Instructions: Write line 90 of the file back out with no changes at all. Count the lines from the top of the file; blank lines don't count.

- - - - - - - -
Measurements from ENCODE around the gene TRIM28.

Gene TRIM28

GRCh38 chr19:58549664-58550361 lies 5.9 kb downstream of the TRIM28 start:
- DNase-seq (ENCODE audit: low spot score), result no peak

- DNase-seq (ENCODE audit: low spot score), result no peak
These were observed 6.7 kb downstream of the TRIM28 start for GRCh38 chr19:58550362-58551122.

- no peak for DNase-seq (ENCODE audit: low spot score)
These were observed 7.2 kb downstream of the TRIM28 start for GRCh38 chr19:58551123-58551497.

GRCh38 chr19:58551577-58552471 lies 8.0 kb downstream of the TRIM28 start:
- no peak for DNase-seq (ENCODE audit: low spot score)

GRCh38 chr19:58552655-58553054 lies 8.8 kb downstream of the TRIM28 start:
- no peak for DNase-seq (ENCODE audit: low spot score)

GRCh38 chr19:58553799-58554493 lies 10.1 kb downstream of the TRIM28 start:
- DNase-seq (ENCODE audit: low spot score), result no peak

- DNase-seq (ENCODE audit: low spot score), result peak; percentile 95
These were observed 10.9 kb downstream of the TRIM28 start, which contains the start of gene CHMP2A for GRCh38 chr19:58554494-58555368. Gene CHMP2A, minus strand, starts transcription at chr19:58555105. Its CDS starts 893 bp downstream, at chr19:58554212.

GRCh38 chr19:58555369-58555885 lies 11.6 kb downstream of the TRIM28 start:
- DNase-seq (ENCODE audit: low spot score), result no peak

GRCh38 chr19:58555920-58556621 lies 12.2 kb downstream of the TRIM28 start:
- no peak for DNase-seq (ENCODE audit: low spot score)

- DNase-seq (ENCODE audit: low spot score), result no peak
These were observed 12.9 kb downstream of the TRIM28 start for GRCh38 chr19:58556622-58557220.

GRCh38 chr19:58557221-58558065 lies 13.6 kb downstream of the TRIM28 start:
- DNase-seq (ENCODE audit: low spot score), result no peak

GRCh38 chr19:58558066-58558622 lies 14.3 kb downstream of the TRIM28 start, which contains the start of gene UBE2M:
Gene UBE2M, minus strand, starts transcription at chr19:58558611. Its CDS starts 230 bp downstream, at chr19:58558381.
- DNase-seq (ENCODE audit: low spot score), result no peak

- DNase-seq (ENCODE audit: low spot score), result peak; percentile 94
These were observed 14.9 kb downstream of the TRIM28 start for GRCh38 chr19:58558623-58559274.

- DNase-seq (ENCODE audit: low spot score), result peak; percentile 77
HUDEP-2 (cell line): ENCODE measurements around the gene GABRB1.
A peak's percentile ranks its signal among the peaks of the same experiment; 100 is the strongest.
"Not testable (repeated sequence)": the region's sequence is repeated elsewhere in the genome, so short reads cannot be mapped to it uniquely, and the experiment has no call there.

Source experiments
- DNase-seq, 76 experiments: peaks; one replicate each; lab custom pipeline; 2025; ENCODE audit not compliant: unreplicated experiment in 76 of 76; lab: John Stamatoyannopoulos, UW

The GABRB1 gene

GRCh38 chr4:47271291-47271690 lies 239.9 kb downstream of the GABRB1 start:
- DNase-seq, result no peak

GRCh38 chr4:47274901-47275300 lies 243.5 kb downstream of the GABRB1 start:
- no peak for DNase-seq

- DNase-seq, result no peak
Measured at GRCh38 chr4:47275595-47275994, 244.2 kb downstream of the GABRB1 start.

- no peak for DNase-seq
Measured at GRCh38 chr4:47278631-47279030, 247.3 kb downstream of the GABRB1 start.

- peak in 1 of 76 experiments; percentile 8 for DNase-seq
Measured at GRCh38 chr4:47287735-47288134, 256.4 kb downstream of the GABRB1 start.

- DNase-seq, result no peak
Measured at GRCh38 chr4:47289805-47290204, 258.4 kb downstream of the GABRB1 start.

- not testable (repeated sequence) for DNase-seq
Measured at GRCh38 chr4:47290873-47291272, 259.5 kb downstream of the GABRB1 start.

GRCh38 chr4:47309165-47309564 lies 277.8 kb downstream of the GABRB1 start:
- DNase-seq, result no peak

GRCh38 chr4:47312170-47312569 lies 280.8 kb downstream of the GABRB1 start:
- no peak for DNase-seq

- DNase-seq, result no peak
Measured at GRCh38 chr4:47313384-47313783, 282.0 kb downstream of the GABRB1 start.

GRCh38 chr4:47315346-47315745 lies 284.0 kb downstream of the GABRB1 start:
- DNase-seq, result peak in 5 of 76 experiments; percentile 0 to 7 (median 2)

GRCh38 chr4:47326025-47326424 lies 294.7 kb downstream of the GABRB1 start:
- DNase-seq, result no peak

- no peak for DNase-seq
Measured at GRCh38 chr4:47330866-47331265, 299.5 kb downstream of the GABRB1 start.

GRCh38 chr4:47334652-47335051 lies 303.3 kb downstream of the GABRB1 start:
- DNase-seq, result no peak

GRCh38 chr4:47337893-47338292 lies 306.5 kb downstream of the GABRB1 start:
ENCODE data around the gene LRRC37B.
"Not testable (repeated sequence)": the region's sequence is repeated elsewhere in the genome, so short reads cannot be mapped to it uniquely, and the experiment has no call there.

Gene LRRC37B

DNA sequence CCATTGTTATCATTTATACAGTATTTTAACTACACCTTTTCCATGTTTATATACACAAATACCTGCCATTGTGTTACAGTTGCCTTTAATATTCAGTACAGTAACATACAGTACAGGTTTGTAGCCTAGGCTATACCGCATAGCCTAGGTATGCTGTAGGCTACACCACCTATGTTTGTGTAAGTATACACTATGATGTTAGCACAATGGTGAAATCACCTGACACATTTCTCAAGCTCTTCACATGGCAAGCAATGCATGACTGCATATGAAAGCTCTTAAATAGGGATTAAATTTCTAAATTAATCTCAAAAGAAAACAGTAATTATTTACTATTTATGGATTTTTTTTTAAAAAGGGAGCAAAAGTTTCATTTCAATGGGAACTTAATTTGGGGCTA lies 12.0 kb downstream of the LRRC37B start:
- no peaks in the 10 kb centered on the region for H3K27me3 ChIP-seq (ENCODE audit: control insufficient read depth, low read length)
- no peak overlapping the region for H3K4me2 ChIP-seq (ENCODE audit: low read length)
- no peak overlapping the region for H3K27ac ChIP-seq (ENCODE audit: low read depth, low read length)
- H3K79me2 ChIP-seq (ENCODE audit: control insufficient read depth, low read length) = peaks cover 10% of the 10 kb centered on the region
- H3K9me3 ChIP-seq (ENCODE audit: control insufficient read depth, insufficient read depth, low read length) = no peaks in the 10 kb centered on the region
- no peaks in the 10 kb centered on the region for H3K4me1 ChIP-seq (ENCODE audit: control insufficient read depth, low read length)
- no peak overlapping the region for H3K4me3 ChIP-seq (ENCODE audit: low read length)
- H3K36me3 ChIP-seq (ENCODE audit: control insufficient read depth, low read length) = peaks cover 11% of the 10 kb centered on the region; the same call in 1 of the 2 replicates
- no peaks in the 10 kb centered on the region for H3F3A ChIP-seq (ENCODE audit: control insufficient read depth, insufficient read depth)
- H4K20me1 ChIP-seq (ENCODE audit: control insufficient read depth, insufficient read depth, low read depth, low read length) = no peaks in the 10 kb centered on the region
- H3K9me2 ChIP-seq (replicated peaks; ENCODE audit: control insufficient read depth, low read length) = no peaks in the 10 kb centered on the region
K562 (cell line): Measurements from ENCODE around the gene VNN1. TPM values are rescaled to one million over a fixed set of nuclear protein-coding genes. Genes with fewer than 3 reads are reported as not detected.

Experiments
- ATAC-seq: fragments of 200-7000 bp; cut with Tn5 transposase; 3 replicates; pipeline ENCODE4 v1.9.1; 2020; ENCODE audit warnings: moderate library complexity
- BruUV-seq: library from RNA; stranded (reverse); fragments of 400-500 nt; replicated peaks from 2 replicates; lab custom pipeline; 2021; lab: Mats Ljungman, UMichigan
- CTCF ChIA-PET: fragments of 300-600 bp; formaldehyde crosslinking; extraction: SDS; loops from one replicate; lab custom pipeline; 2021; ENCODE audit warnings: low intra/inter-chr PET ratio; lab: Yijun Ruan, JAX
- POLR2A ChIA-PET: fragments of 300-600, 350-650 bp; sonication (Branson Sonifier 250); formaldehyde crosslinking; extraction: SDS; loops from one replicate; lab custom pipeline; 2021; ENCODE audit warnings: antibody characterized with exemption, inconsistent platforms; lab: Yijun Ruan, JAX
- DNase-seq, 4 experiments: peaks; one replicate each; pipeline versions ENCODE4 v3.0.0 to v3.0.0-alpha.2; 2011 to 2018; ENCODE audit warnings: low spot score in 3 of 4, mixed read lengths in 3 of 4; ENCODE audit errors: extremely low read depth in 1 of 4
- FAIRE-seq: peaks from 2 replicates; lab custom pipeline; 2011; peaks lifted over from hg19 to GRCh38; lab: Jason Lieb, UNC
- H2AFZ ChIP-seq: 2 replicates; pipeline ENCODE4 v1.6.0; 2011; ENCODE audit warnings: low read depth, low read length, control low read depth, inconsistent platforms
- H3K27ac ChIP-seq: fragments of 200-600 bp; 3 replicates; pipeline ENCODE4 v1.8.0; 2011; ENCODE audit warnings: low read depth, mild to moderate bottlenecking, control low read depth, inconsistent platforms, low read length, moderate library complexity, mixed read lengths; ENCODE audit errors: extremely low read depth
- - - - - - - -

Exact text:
- H3K27ac ChIP-seq: fragments of 200-600 bp; 3 replicates; pipeline ENCODE4 v1.8.0; 2011; ENCODE audit warnings: low read depth, mild to moderate bottlenecking, control low read depth, inconsistent platforms, low read length, moderate library complexity, mixed read lengths; ENCODE audit errors: extremely low read depth